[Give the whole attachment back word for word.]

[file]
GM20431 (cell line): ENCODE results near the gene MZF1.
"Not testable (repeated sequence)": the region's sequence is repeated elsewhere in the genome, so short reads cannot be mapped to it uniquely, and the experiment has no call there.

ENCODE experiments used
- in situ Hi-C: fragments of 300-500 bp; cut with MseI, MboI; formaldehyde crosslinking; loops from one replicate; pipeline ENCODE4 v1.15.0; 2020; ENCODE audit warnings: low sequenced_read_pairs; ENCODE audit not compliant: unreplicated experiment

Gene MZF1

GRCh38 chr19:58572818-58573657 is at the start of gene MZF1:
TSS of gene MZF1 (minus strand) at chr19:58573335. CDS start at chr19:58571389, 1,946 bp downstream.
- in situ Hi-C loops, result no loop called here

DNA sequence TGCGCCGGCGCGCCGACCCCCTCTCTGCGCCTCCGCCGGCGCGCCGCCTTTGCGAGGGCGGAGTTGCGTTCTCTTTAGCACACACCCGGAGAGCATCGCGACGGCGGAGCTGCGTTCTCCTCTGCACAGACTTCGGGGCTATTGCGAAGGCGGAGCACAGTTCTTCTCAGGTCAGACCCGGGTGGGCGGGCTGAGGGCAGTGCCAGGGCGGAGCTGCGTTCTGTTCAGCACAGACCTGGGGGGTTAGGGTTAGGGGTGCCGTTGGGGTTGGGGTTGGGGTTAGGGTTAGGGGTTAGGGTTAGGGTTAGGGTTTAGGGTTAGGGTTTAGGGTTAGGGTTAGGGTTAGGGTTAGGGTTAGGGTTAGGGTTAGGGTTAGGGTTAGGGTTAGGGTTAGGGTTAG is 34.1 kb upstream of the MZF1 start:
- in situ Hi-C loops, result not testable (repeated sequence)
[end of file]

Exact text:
GM20431 (cell line): ENCODE results near the gene MZF1.
"Not testable (repeated sequence)": the region's sequence is repeated elsewhere in the genome, so short reads cannot be mapped to it uniquely, and the experiment has no call there.

ENCODE experiments used
- in situ Hi-C: fragments of 300-500 bp; cut with MseI, MboI; formaldehyde crosslinking; loops from one replicate; pipeline ENCODE4 v1.15.0; 2020; ENCODE audit warnings: low sequenced_read_pairs; ENCODE audit not compliant: unreplicated experiment

Gene MZF1

GRCh38 chr19:58572818-58573657 is at the start of gene MZF1:
TSS of gene MZF1 (minus strand) at chr19:58573335. CDS start at chr19:58571389, 1,946 bp downstream.
- in situ Hi-C loops, result no loop called here

DNA sequence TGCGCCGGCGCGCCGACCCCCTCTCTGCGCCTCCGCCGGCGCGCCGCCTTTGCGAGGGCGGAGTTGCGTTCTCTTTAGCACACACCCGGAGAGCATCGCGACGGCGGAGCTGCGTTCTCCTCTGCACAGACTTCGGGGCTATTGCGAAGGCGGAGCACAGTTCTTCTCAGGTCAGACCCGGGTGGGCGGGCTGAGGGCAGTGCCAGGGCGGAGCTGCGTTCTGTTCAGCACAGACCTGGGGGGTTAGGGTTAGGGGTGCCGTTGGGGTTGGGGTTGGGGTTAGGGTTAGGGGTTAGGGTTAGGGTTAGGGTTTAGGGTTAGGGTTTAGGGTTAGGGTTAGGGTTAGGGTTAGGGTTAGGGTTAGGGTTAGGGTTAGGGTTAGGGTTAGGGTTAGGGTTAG is 34.1 kb upstream of the MZF1 start:
- in situ Hi-C loops, result not testable (repeated sequence)